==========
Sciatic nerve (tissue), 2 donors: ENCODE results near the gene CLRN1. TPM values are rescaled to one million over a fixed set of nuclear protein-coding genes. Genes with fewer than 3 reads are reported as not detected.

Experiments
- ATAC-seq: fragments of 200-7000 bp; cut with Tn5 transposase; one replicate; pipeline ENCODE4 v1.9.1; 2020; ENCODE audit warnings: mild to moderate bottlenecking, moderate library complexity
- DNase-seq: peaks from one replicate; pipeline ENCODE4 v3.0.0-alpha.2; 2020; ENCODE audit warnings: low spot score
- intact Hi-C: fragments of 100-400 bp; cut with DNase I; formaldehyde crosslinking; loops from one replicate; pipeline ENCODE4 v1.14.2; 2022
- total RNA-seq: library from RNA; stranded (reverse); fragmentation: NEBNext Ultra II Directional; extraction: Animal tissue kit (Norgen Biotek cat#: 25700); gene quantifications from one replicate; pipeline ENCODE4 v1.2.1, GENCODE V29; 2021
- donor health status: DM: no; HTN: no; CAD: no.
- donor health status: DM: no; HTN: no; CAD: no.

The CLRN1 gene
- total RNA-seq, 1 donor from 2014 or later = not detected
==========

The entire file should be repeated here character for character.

Sciatic nerve (tissue), 2 donors: ENCODE results near the gene CLRN1. TPM values are rescaled to one million over a fixed set of nuclear protein-coding genes. Genes with fewer than 3 reads are reported as not detected.

Experiments
- ATAC-seq: fragments of 200-7000 bp; cut with Tn5 transposase; one replicate; pipeline ENCODE4 v1.9.1; 2020; ENCODE audit warnings: mild to moderate bottlenecking, moderate library complexity
- DNase-seq: peaks from one replicate; pipeline ENCODE4 v3.0.0-alpha.2; 2020; ENCODE audit warnings: low spot score
- intact Hi-C: fragments of 100-400 bp; cut with DNase I; formaldehyde crosslinking; loops from one replicate; pipeline ENCODE4 v1.14.2; 2022
- total RNA-seq: library from RNA; stranded (reverse); fragmentation: NEBNext Ultra II Directional; extraction: Animal tissue kit (Norgen Biotek cat#: 25700); gene quantifications from one replicate; pipeline ENCODE4 v1.2.1, GENCODE V29; 2021
- donor health status: DM: no; HTN: no; CAD: no.
- donor health status: DM: no; HTN: no; CAD: no.

The CLRN1 gene
- total RNA-seq, 1 donor from 2014 or later = not detected